Raytheon radar.Operating controls.Figure 2.29 . 51 .

21. RESET–Resets ACD microprocessor. GYRO STAB. 14. INTRF REJECT Switch–Eliminates interference from other radars. 22. 23.Operating Controls 1. 25. ANTI-CLUTTER SEA Control & Switch–Suppresses display of sea clutter (STC). 9. VRM/READOUT Intensity controls.25 0. HDG SET. 2. 27. 11.25 0. Distance Traveled Chart–for convert time and speed to distance traveled.) 24 4 48 8 64 8 12 RT 2 13. 6.25 3 0. 52 . TGT STRETCHER ON provides enhanced video. VRM Numeric Display–Readout of the variable range marker. ANTI-CLUTTER RAIN Control & Switch–Reduces rain clutter (FTC). FTE ON/FLASH OFF Switch–Cancels heading line flash and enables false target detection. EBL Numeric Display–Provides true bearing readout of the electronic bearing line (EBL). BRG SCALE intensity Control. 12. 8. TX ON.5 6 1 12 2 15. POWER Switch– OFF. JOYSTICK–Optional control for positioning floating EBL and own ship off-centering goes here. 28. GAIN Control. 7. Status Indicator LED. PNL LIGHTS intensity Control. ACD Function Switch– HD UP. used to set HEADING display. PERF–Activates performance monitor. 17. Bearing Scale. Regardless of point of origin.5 0. EBL/HDG SET Control–Provides rotation of EBL. STBY. RANGE MILES RANGE RING SPACING 0. VRM Handwheel–Controls range of VRM. HEADING Numeric Display–Provides readout of own ship’s true heading. CURSOR Handwheel–Provides rotation of mechanical parallel line cursor.–REAL TIME is conventional 12 nm radar video picture. 4. CONTRAST Control. 12RT. (Standard with RAYCAS V and True-Motion Unit.75 0. PWR BOOST Switch–boosts transmitter power on 3NM range.25 1. EBL returns to center when EBL RD is depressed. 19. 16. 18. The illustrations and text describing the Raytheon Mariners Pathfinder® radar are used by permission and courtesy of the Raytheon Marine Company. 3. 20. 10. 29. TUNE Control and Indicator meter. Annunciators–Display range/mark interval selected and GYRO STAB. 5. RANGE SELECT Switch–Selects any of 11 available ranges. OFFSET Switch–Off-centers display. EBL RD/EBL DIM Control & Switch–Controls intensity of EBL. RANGE RINGS/BRILLIANCE intensity Controls. 26. 24.125 0. ANTENNA Switch–Stops antenna rotation.5 0.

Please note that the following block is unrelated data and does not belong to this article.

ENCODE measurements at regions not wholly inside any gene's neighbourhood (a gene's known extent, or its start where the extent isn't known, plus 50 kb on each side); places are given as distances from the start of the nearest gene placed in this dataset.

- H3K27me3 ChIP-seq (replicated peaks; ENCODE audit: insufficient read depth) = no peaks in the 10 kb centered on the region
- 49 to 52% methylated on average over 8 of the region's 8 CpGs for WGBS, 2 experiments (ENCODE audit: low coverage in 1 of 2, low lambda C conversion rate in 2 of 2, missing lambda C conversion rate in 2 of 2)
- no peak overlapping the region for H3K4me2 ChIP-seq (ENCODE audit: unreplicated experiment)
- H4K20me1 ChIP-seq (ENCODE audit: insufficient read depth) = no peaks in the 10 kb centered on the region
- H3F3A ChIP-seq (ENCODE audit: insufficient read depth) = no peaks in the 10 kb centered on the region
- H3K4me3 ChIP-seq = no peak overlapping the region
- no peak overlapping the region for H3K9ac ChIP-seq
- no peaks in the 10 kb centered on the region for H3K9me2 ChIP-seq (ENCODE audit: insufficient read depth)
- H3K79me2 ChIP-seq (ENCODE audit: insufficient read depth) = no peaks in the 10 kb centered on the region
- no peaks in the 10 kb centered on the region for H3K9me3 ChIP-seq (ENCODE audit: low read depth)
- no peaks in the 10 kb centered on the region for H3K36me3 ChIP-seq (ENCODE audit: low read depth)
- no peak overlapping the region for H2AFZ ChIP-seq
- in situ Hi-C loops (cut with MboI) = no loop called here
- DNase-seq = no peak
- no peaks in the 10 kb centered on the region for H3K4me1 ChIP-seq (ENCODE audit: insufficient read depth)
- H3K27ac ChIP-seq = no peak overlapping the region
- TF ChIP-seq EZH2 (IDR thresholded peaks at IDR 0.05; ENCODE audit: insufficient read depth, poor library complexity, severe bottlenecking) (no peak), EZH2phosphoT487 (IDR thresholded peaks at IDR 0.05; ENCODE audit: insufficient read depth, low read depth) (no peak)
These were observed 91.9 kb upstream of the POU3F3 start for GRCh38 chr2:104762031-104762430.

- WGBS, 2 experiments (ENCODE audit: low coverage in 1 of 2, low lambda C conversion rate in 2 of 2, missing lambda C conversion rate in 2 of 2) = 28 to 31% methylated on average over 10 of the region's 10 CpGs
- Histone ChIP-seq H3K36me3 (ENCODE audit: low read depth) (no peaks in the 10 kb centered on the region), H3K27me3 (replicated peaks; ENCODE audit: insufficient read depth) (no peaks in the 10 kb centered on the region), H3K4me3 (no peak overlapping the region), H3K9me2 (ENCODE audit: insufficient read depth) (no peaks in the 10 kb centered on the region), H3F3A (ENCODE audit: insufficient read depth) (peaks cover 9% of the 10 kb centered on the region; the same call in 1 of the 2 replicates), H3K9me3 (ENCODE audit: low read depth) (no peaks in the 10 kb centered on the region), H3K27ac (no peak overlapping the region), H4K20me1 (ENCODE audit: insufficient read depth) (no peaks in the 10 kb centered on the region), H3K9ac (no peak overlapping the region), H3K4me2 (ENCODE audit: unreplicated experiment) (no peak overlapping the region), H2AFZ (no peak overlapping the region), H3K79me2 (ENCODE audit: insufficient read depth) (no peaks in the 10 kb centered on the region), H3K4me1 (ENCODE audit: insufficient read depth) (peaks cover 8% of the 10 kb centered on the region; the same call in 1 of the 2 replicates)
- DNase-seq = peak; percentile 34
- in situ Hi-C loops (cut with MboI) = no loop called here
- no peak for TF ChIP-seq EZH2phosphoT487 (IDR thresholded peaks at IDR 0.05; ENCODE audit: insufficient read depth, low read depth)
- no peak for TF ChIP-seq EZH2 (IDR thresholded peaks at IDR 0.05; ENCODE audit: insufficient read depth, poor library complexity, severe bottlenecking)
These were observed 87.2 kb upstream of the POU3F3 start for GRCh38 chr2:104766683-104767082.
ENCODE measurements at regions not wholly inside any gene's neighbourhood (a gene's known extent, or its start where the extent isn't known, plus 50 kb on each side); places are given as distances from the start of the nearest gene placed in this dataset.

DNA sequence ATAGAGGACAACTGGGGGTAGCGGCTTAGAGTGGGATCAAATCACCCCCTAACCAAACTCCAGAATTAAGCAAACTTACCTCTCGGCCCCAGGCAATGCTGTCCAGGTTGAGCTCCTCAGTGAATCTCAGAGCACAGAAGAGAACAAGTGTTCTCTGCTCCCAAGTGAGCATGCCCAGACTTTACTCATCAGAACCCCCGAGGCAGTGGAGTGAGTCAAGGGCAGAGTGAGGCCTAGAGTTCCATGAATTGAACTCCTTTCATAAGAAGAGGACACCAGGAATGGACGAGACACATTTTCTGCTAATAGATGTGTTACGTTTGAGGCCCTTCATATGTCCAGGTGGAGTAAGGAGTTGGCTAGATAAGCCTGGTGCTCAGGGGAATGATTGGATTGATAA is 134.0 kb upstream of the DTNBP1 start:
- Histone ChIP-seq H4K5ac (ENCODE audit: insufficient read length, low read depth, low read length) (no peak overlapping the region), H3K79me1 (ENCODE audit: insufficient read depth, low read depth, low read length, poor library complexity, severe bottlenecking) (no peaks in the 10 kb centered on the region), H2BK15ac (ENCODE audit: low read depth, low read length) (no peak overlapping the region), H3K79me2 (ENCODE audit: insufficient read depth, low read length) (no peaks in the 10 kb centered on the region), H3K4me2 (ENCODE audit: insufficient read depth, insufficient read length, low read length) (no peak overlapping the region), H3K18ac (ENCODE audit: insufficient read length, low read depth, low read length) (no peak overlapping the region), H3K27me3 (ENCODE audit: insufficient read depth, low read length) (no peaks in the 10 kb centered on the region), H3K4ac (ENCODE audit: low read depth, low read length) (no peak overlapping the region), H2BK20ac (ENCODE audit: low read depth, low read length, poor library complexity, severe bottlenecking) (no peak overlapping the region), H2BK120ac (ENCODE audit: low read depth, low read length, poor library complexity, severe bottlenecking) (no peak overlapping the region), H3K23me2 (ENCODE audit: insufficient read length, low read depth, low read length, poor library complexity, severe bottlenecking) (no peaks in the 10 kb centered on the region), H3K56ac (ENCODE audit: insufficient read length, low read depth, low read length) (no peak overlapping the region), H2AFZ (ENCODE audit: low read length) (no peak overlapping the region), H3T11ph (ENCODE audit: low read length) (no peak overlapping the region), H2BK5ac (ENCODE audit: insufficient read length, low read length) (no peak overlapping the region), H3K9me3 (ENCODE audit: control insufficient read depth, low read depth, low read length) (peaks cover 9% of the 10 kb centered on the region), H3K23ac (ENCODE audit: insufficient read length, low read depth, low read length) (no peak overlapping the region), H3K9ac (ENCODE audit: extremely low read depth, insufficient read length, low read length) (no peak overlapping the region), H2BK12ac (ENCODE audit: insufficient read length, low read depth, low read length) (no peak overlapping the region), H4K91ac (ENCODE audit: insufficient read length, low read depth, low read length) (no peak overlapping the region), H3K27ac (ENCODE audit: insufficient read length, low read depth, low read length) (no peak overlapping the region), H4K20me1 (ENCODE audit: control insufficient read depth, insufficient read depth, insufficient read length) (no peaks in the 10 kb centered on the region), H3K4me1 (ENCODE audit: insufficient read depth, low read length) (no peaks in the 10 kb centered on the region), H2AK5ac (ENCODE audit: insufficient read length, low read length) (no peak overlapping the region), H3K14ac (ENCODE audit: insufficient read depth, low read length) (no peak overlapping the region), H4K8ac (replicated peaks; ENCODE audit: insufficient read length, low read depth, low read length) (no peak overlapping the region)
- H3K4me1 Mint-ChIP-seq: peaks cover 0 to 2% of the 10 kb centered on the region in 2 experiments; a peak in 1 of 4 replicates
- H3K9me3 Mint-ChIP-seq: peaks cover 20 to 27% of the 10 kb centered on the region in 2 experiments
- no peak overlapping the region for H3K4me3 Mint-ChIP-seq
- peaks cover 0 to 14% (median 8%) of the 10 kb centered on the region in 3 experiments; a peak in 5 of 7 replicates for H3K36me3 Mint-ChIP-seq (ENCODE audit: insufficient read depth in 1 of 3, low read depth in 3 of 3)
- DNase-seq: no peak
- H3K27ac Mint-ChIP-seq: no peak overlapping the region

Rejection of random signals. vessel superstructures.Interference Rejection Reduces Noise. adjustable illumination. Raytheon’s Interference Rejection Unit stores and compares signals from two successive sweeps and then only passes the consistently positioned target signals.30 . The two-tone effect is quite useful. and similar targets can be differentiated. Conventional radars display all signals. Both are made from the same Raytheon 3-cm Bright Display Radar on the 3-mile range. High Average Power Improves Performance Raytheon’s high average power is shown by comparison of the two radar pictures. 53 .33 display radar pictures with Interference Rejection on and off. including random signals such as clutter.Video processor brightens echo. In addition. As shown in figure 2.32 and 2.06 µsec pulse) and the other with the 3-mile “power boost” (0. With two levels of video.35.. rain and sea clutter appear at a lower signal level than targets.Interference rejection off. Figure 2. and noise. without excessive eye strain or impaired night vision. resulting in a noise-free picture.32 . This improves the effectiveness of clutter suppression circuits and increases target definition. Two-level Video Enhances Targets and Minimizes Clutter All 12 and 16-inch Mariners Pathfinding Radars feature Raytheon’s two-level digitized video. Night time Operation Identification of all operating controls and legends on Raytheon 12 and 16-inch radars is provided by back-lighted. Figure 2.31 . figures 2. Figure 2.5 µsec pulse). As a result. stronger targets are displayed more brilliantly than weaker targets. radar interference.. respectively. one with regular power (0. The end result is more efficient night time operation.34 and 2. The increased pick-up with “Power Boost” is apparent. Figures 2.31. a specially selected phosphor is used for the CRT.even for prolonged periods. buildings. Improves Contrast. and Provides Positive After-glow Trails “Interference Rejection” provides a picture that is free of RF interference and noise.